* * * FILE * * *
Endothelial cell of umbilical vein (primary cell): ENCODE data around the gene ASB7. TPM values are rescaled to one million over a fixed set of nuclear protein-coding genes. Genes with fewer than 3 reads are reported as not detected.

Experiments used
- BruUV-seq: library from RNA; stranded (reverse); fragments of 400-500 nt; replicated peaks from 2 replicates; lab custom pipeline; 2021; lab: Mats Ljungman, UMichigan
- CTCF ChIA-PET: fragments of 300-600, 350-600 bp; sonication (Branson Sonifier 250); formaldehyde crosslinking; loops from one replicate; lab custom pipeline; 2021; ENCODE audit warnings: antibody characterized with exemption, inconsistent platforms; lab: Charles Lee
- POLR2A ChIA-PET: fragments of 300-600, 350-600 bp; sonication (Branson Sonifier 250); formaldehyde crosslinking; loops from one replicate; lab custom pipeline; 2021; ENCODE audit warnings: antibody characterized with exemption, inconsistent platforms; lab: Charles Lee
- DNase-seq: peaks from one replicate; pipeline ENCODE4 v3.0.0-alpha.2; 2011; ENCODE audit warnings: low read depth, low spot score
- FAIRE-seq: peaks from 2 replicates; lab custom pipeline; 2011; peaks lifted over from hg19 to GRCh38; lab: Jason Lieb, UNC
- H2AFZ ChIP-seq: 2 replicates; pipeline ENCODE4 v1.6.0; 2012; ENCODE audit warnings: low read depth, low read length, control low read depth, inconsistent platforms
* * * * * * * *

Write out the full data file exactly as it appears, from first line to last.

Endothelial cell of umbilical vein (primary cell): ENCODE data around the gene ASB7. TPM values are rescaled to one million over a fixed set of nuclear protein-coding genes. Genes with fewer than 3 reads are reported as not detected.

Experiments used
- BruUV-seq: library from RNA; stranded (reverse); fragments of 400-500 nt; replicated peaks from 2 replicates; lab custom pipeline; 2021; lab: Mats Ljungman, UMichigan
- CTCF ChIA-PET: fragments of 300-600, 350-600 bp; sonication (Branson Sonifier 250); formaldehyde crosslinking; loops from one replicate; lab custom pipeline; 2021; ENCODE audit warnings: antibody characterized with exemption, inconsistent platforms; lab: Charles Lee
- POLR2A ChIA-PET: fragments of 300-600, 350-600 bp; sonication (Branson Sonifier 250); formaldehyde crosslinking; loops from one replicate; lab custom pipeline; 2021; ENCODE audit warnings: antibody characterized with exemption, inconsistent platforms; lab: Charles Lee
- DNase-seq: peaks from one replicate; pipeline ENCODE4 v3.0.0-alpha.2; 2011; ENCODE audit warnings: low read depth, low spot score
- FAIRE-seq: peaks from 2 replicates; lab custom pipeline; 2011; peaks lifted over from hg19 to GRCh38; lab: Jason Lieb, UNC
- H2AFZ ChIP-seq: 2 replicates; pipeline ENCODE4 v1.6.0; 2012; ENCODE audit warnings: low read depth, low read length, control low read depth, inconsistent platforms